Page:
Several regional European competitive arenas are emerging, through which cross-border competition is likely to be channelled in coming years, according to a recent Datamonitor analysis.
Despite the claims of some energy companies, until recently competition occurred on a country-by-country basis with only the likes of EdF, RWE and E.On significantly venturing outside their national borders. However, the last few years have seen companies such as Spain’s Endesa, Italy’s Enel and Belgium’s Electrabel all pursuing vigorous international strategies.
Nonetheless, Datamonitor suggests that the emergence of a true pan-European energy marketplace and, correspondingly, genuine pan-European players is still some way off with companies realising that Europe as a whole is too big and diverse for a truly single energy market to emerge anytime soon. Instead, a number of regional competitive arenas are emerging, such as the Nordic region, northwest continental Europe, western Mediterranean, and central and eastern Europe.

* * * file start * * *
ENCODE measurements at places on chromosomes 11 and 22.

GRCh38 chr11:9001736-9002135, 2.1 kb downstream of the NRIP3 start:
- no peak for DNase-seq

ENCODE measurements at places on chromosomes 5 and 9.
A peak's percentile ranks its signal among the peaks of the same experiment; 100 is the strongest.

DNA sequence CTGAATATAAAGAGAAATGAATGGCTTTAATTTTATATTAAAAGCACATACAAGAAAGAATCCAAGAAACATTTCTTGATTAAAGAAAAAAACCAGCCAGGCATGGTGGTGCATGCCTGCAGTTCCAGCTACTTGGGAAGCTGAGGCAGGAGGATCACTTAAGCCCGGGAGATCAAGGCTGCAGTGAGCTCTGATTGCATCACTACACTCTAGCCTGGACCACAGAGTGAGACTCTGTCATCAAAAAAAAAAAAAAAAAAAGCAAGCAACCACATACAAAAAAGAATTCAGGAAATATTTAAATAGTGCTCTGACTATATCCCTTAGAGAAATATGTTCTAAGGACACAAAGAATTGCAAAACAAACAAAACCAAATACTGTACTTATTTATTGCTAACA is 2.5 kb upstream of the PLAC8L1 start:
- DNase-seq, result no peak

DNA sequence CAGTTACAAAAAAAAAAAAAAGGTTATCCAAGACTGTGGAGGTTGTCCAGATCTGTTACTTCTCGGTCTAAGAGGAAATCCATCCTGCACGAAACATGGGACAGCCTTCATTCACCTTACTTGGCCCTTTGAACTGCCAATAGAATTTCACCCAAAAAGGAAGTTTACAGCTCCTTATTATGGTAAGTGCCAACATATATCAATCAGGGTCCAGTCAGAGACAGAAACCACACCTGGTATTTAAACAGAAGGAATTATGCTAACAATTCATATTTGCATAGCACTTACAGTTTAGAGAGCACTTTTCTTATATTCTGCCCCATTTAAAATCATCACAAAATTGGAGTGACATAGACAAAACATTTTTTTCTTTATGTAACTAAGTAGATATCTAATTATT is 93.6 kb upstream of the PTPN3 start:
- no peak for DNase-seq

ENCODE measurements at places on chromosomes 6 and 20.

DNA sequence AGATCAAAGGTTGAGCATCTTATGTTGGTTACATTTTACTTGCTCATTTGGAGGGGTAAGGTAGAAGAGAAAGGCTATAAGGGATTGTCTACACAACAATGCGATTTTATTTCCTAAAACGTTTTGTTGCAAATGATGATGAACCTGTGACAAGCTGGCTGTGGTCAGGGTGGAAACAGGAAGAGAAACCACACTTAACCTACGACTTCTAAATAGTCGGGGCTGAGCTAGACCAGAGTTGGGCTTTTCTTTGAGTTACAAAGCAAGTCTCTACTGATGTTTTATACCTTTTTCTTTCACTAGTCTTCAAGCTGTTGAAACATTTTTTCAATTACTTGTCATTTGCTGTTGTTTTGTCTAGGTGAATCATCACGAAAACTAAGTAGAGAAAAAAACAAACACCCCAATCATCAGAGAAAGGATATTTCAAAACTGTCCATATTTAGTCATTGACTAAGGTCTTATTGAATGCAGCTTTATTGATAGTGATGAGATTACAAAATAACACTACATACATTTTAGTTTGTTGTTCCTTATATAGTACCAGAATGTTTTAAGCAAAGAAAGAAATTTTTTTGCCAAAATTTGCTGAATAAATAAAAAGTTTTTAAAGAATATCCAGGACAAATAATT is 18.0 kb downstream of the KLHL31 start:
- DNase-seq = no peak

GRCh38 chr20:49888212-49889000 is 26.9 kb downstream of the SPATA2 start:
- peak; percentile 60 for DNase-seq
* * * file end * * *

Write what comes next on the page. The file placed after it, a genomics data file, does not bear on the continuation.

The key feature of a regional grouping of markets, says Datamonitor, is the availability of a full-service hub which combines a physical infrastructure for cross-border trade in power and gas, with a traded market that services those energy flows, allowing forward planning and risk management. Consequently, regional groupings can be defined by thier hubs such as the Nord Pool, APX and EEX. However, other regional groupings cannot yet be clearly defined in this way as both physical and financial infrastructure in southern and central Europe remains limited, says the report.
In Datamonitor’s analysis, the western Mediterranean is emerging as the next big battleground for Europe’s largest power utilities with the beginning of a three-way fight involving the three national champions of EdF, Endesa and Enel.